Lake Manyara National Park was established around a shallow lake in the Natron-Manyara-Balangida section of the East African Rift Valley in the Manyara Region in Tanzania. Lake Manyara takes pride of place in the park and its alkaline waters cover approximately 70% of the 330 square kilometres of the park. To the east of Lake Manyara lies the Kwakuchinja wildlife corridor. The corridor allows wildlife to migrate between dispersal areas and parks that include Tarangire National Park to the southeast, Lake Manyara to the west, and the rift valley, Ngorongoro highlands and the Serengeti National Park to the north.
Within the Kwakuchinja corridor are several villages that include Ol Tukai Village and Esilalei along the lakeshore. While Lake Manyara lacks the raw drama and many of the specific animals that other northern destinations possess, its vegetation is diverse, ranging from savannah to marshes to evergreen forest, supporting one of the highest biomass densities of large mammals in the world.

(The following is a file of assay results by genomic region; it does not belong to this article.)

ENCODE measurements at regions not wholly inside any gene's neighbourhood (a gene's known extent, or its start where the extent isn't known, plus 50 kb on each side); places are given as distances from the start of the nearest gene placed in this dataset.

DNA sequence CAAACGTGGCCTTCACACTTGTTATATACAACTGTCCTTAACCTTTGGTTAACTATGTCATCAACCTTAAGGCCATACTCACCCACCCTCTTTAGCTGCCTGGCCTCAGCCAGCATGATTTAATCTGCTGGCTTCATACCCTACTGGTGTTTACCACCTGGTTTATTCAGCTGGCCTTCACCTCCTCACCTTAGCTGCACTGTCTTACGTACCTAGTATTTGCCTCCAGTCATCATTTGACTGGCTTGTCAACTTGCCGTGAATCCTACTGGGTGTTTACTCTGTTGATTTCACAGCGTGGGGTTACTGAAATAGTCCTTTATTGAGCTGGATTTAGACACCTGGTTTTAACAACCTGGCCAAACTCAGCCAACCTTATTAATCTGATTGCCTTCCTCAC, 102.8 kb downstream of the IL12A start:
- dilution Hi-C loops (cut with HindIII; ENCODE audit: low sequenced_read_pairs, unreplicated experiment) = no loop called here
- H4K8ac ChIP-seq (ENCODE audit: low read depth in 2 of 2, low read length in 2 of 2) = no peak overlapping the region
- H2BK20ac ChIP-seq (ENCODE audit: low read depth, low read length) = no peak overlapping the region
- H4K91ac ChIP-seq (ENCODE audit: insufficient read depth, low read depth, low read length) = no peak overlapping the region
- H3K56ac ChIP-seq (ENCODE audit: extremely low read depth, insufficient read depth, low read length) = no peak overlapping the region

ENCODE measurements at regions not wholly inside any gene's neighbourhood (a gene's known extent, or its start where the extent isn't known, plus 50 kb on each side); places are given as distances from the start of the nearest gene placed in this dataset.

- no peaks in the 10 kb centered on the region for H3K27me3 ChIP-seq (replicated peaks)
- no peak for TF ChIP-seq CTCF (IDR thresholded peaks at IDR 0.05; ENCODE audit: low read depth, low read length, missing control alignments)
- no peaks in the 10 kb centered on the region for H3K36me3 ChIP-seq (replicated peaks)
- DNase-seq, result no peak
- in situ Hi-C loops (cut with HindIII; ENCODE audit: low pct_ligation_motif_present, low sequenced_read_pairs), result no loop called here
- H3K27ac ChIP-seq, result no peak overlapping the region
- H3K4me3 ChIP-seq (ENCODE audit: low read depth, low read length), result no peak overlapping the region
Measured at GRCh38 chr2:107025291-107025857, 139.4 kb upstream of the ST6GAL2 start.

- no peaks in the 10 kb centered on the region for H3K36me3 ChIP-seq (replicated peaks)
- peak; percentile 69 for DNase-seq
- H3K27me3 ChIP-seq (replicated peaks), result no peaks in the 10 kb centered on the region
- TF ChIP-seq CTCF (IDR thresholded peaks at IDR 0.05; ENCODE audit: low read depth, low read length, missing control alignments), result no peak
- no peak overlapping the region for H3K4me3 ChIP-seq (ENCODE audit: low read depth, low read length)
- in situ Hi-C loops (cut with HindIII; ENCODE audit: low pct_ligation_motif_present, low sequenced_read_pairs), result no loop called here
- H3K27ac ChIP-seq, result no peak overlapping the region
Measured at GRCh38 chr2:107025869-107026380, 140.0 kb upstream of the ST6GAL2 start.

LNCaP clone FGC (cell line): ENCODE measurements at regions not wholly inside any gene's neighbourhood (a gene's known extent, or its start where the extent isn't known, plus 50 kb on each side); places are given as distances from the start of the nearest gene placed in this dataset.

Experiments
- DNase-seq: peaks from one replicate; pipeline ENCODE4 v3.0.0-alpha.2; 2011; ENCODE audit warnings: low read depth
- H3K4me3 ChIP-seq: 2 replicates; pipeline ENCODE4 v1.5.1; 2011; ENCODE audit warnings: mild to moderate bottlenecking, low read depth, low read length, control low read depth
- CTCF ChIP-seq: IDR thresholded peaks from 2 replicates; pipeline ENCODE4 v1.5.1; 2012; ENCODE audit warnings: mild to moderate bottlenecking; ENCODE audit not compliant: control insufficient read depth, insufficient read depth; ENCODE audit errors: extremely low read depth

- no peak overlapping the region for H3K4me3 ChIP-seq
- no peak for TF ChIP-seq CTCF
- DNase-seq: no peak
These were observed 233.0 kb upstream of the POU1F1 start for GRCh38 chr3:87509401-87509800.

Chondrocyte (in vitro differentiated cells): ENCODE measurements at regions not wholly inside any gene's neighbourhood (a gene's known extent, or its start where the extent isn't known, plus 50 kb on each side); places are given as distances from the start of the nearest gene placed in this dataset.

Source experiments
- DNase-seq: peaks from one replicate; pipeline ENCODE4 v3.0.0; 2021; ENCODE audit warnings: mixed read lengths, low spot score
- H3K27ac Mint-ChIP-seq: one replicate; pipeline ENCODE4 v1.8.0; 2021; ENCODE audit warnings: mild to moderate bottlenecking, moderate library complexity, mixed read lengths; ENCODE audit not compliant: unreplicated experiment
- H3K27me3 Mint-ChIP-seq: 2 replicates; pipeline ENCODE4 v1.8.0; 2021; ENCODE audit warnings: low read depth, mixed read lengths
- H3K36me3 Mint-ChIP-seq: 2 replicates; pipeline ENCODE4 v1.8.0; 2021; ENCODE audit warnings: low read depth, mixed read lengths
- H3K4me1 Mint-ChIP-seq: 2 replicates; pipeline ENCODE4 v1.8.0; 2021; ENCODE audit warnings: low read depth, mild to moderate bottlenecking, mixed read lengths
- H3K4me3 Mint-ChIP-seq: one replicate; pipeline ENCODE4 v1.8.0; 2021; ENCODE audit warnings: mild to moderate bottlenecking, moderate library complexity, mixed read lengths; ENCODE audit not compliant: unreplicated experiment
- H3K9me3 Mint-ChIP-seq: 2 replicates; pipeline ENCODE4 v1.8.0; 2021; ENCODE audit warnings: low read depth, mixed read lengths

Created to protect its magnificent elephant herds, Lake Manyara National Park is equally famous for the unusual behaviour of its tree-climbing lions and the flocks of pink flamingos that inhabit the lake's shores. Large numbers of buffalo, cheetah, leopard, Maasai giraffe and hippo also grace the shores of the lake. Manyara is a soda lake, which shrinks considerably during the dry season, exposing large areas of mud flats. However the park usually has plenty of water throughout the year due to the fresh water springs and streams that flow from the escarpment.
Lake Manyara National Park is a birdwatcher's paradise, with more than 400 species on record, particularly waterfowl and migrants. In October, migrant species arrive at Manyara from as far as the Arctic. Greater and Lesser Flamingo are often seen in large numbers on this soda lake, particularly thousands and thousands of Lesser Flamingo. Additionally, both White and Pink-backed Pelicans are often seen, as well as African Spoonbill, Hammerkop, African Fish Eagles, and various avocets, kingfishers, cormorants and jacanas.
The climate in Lake Manyara National Park is mild and temperate. Average temperatures are consistent throughout the year and it is very rarely hot enough to be uncomfortable, although it’s almost always cold in the early mornings and evenings. Manyara's dry season is from June to September, with another short dry season from January to February. The wet seasons consist of a period of 'long rains', which occur from March to May, and a period of 'short rains' occurring from October to November.